Guide to ex-pat taxes in the US
Working abroad comes with a lot of different challenges. Moving abroad, finding a new job and other exciting things sometimes make people forget about certain things in the home country. And one of them is the tax system. Understanding the tax system, especially as a US ex-pat, can be really confusing. That’s why you should continue reading – we’ve made a guide to ex-pat taxes in the US to help you understand it better and avoid problems.
Do you need to file taxes?
Many people wonder if they should file US taxes even when receiving income from another place. The answer is – yes. You should file a tax return every year if your income is more than the amount determined as an income threshold. Income can be your salary or wages, but also rental income, dividends
interest, etc. The rule applies to any type of income, with some differences in terms of the filing status. For example, if you’re unemployed, the threshold is $400, irrespective of the type of income and filing status. However, for others, be sure to check that amount, as it can vary.
Why file US taxes?
If you go abroad and start working there, you might think there’s no need to worry about your taxes in the US. However, that’s not the case. Even though you haven’t filed taxes for a while, you can decide to move back to the US. That’s when the system notices your ‘gap’ and will probably require you to pay for all that time.
Differences between states in terms of ex-pat taxes in the US
When it comes to the tax system, US states are very different in their rules and fees. Your tax filing can be easy and inexpensive or very burdensome and complicated, depending on where you come from. Let’s see what your options are here.
Favorite states among ex-pats
When you ask ex-pats where it’s best to live and avoid ex-pat taxes, they will undoubtedly say Texas. Six other states don’t collect tax, both from residents and ex-pats. These include Wyoming, Nevada, Washington, South Dakota, Florida, and Alaska. Furthermore, two states collect tax only from dividends and interest – Tennessee and New Hampshire. This makes these two favorites among expatriates as well. That’s why if you consider working abroad, it’s best to move to one of these states first and then leave the country.
States considered difficult
Taxes are not as cool and simple everywhere as in the states we mentioned before. Some places in the US make it harder for their residents and go for every bit of the owed tax. Probably the least favorable states for ex-pats are Colorado, New Mexico, South Carolina, and Virginia. They also call them the ‘sticky states’ – apart from paying taxes for your abroad income, they make it very difficult to leave. Therefore, many ex-pats decide to move to another state first before leaving the country. And if you’re one of them, contacting New Leaf Moving Group should be the first step. You’ll need someone to take care of your belongings while you’re dealing with the paperwork, change of address, and other moving details.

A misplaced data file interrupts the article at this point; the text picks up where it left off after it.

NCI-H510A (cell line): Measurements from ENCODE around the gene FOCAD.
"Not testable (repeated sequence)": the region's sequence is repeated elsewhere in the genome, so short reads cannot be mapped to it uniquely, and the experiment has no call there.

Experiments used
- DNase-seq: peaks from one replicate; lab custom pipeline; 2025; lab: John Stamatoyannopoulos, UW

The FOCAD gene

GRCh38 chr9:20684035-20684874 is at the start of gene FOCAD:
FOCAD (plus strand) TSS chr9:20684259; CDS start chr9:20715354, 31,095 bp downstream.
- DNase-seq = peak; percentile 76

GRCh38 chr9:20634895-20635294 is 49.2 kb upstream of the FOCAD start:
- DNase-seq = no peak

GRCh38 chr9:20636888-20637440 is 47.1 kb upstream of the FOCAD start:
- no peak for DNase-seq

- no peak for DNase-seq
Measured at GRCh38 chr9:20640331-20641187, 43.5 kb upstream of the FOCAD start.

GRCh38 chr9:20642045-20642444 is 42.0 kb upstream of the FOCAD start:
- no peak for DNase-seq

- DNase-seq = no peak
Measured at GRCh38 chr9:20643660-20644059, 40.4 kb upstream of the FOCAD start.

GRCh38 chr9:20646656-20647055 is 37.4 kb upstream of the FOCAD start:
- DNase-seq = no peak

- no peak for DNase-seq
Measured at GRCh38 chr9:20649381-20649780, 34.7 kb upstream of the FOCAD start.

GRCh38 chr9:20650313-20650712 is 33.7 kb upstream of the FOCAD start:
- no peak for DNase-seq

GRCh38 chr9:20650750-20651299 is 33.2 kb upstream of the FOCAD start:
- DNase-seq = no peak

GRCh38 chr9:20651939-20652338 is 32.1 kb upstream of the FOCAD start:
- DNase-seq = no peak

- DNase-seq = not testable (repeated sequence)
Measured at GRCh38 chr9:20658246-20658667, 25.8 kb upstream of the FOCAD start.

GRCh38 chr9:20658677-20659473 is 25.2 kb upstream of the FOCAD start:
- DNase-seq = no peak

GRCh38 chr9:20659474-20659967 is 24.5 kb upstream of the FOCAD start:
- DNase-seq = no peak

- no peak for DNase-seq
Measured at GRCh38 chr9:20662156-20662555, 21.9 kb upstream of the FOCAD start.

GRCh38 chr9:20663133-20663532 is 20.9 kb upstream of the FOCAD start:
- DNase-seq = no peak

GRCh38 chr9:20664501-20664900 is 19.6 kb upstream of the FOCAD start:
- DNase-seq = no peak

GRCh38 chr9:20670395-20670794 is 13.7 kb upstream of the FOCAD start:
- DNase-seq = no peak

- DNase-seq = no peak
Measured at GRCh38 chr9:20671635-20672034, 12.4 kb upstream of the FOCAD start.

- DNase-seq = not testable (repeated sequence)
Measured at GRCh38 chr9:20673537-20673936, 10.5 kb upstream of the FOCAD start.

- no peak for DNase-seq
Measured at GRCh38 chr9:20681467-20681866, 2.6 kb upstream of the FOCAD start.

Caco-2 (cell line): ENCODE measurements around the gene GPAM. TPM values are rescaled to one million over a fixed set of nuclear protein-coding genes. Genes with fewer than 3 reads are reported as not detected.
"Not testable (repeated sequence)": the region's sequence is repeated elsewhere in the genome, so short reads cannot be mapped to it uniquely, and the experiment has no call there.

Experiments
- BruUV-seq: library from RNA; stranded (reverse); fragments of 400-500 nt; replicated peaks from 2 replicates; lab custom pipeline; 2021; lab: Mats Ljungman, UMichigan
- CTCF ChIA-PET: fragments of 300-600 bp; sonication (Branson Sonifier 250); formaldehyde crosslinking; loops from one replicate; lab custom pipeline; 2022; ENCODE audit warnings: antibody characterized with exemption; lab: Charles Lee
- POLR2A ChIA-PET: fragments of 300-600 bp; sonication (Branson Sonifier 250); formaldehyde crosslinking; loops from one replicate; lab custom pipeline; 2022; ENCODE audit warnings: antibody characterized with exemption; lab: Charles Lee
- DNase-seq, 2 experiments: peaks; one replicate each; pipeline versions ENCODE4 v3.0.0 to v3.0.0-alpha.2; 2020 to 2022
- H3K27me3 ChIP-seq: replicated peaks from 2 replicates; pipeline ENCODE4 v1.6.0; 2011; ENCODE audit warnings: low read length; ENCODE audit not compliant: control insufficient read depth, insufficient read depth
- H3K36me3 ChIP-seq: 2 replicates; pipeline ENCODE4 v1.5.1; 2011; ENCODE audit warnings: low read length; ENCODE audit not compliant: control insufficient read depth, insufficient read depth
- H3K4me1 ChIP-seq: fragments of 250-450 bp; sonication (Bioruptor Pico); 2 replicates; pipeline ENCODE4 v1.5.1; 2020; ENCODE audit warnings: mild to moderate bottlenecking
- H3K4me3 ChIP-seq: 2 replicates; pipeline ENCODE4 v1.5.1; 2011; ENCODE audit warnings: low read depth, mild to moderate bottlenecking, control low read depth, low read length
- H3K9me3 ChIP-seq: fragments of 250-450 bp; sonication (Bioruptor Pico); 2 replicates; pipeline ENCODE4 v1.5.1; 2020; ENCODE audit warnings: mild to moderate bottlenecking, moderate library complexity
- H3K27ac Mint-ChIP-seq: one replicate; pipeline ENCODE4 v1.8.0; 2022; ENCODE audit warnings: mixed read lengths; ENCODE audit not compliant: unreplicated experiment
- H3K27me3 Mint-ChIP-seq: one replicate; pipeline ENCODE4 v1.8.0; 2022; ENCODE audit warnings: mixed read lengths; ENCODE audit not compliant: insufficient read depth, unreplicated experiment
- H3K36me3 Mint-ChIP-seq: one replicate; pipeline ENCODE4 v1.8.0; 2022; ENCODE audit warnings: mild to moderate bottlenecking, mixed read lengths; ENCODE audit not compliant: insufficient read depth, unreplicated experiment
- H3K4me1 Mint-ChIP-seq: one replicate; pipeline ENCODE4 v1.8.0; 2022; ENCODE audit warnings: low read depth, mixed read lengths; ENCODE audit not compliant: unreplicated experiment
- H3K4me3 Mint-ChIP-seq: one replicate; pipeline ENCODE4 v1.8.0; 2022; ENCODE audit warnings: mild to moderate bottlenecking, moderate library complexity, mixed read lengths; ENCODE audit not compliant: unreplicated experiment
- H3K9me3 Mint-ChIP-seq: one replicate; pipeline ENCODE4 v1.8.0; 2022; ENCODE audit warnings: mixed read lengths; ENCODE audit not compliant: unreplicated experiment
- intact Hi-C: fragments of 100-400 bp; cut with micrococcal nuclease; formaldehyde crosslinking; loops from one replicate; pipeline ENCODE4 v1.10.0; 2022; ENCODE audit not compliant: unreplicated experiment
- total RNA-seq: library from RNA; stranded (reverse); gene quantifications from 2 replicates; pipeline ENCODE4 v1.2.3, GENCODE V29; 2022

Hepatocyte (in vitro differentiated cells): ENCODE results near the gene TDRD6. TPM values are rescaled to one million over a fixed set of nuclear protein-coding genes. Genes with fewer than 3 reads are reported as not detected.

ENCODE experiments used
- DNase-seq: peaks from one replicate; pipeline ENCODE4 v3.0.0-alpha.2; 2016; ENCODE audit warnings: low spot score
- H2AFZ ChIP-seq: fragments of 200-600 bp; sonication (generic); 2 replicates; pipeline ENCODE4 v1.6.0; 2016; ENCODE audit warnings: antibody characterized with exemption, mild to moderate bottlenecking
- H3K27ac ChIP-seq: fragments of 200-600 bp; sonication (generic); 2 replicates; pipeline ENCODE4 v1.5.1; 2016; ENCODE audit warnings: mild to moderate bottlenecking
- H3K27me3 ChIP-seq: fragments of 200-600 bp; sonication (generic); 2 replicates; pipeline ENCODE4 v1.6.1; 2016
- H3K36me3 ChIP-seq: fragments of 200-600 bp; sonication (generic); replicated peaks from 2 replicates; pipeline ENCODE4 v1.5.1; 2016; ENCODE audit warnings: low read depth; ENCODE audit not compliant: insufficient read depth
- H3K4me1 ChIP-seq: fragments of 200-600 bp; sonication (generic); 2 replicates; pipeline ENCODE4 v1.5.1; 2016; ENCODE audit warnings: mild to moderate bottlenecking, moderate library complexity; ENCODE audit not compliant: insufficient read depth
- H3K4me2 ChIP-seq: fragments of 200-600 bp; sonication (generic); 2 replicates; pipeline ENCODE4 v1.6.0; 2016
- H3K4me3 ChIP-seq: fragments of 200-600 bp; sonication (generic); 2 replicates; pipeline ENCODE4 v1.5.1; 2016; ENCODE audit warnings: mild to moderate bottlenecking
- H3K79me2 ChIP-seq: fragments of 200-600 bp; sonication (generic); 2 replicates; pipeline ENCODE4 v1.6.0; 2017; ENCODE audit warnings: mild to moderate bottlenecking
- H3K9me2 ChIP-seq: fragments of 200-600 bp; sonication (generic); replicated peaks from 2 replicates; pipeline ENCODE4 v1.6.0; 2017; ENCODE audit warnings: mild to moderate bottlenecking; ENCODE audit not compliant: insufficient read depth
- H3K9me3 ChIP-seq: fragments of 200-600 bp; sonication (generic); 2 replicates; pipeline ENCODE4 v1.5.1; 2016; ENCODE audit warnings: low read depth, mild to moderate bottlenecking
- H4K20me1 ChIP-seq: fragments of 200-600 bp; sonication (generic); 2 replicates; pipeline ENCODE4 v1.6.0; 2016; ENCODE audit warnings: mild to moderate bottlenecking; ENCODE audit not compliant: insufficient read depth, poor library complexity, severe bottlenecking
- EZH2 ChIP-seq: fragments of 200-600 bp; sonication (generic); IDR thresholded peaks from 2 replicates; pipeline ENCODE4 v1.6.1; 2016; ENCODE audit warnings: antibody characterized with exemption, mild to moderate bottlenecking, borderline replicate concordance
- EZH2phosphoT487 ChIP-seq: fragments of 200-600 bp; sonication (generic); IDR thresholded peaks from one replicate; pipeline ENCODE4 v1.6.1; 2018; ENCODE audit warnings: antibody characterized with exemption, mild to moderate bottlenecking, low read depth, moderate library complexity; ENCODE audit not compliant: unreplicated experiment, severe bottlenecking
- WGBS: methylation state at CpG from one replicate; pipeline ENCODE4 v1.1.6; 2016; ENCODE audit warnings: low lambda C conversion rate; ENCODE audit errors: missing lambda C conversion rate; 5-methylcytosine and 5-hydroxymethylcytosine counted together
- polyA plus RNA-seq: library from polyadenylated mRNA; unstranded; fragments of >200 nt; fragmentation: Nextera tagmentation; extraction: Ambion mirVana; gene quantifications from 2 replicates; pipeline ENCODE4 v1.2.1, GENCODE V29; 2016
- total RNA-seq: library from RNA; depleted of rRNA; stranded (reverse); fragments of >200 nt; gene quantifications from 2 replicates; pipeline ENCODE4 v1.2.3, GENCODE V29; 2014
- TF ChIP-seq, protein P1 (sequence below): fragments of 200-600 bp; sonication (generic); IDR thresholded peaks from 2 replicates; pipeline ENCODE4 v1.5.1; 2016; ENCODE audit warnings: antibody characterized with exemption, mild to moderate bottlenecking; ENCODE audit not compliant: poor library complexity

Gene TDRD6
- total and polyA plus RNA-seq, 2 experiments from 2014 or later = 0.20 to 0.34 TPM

States that are ‘in the middle’
The states that we haven’t mention before belong to the group of ‘neutrals’. This means they are neither here nor there. You’ll still have to pay some taxes unless you prove the residency in some other place, which is not too difficult in these states.
Interstate move is not complicated
Let’s say you have decided to take advantage of a different state’s tax system and relocate. For example, you want to leave Florida and become a resident of Texas before eventually going abroad to develop your career. This step doesn’t need to be a burden and additional stress before leaving the country. If you plan it carefully, and more importantly, trust professionals to help you out with it, you can have a smooth interstate move and start a new life chapter with ease.
Documents you need to file taxes
Be sure to prepare all the necessary documents as an ex-pat filing for taxes. Having all the paperwork ready will make sure you go through the process much faster. Documents you need are related to your income, basic information, and deductions. In detail, these papers include:
- income – wage reporting forms, records of all earnings, dividend/interest income reports, the purchase price of any property you’ve bought or sold, and statements about any stocks or securities you’ve bought or sold. Also, you’ll need to prepare documentation about any withdrawals from a retirement fund, pension, or IRA.
- basic information – here, you’ll need to fill in a questionnaire you can get from your tax preparer. Also, be sure to write down the dates you traveled abroad and the number of days you stayed there. The travel time is necessary to check if you qualify as an ex-pat. And finally, prepare info about your last year’s file, so they could compare and see if there are any drastic changes.
- deductions – several things will earn you deductions. These include student loans, interest in the house mortgage, overseas housing, being a dependent, etc. If you fall under any of these categories, prepare the proof to make the process smoother.
Get help from a professional
Ex-pat taxes in the US are often confusing and can get pretty costly. That’s why trusting a tax professional is the best way to go. This way, you can find out more details about your specific situation, check the rules and obligations, and be well-prepared for the tax-filing task